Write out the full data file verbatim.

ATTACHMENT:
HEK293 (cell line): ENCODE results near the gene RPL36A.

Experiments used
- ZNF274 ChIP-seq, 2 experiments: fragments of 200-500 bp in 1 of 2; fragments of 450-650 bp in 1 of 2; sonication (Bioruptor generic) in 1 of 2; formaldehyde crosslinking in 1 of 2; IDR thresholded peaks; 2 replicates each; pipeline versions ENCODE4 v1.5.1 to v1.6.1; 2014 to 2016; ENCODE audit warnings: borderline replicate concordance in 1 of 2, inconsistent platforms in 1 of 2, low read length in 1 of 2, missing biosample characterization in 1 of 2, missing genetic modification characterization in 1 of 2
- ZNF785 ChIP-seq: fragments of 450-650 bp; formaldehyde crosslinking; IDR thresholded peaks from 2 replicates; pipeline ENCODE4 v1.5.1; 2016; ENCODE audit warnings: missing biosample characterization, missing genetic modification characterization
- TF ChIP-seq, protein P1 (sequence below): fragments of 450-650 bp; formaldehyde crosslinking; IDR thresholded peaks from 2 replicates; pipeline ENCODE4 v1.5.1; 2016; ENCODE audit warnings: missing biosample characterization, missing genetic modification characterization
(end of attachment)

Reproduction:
HEK293 (cell line): ENCODE results near the gene RPL36A.

Experiments used
- ZNF274 ChIP-seq, 2 experiments: fragments of 200-500 bp in 1 of 2; fragments of 450-650 bp in 1 of 2; sonication (Bioruptor generic) in 1 of 2; formaldehyde crosslinking in 1 of 2; IDR thresholded peaks; 2 replicates each; pipeline versions ENCODE4 v1.5.1 to v1.6.1; 2014 to 2016; ENCODE audit warnings: borderline replicate concordance in 1 of 2, inconsistent platforms in 1 of 2, low read length in 1 of 2, missing biosample characterization in 1 of 2, missing genetic modification characterization in 1 of 2
- ZNF785 ChIP-seq: fragments of 450-650 bp; formaldehyde crosslinking; IDR thresholded peaks from 2 replicates; pipeline ENCODE4 v1.5.1; 2016; ENCODE audit warnings: missing biosample characterization, missing genetic modification characterization
- TF ChIP-seq, protein P1 (sequence below): fragments of 450-650 bp; formaldehyde crosslinking; IDR thresholded peaks from 2 replicates; pipeline ENCODE4 v1.5.1; 2016; ENCODE audit warnings: missing biosample characterization, missing genetic modification characterization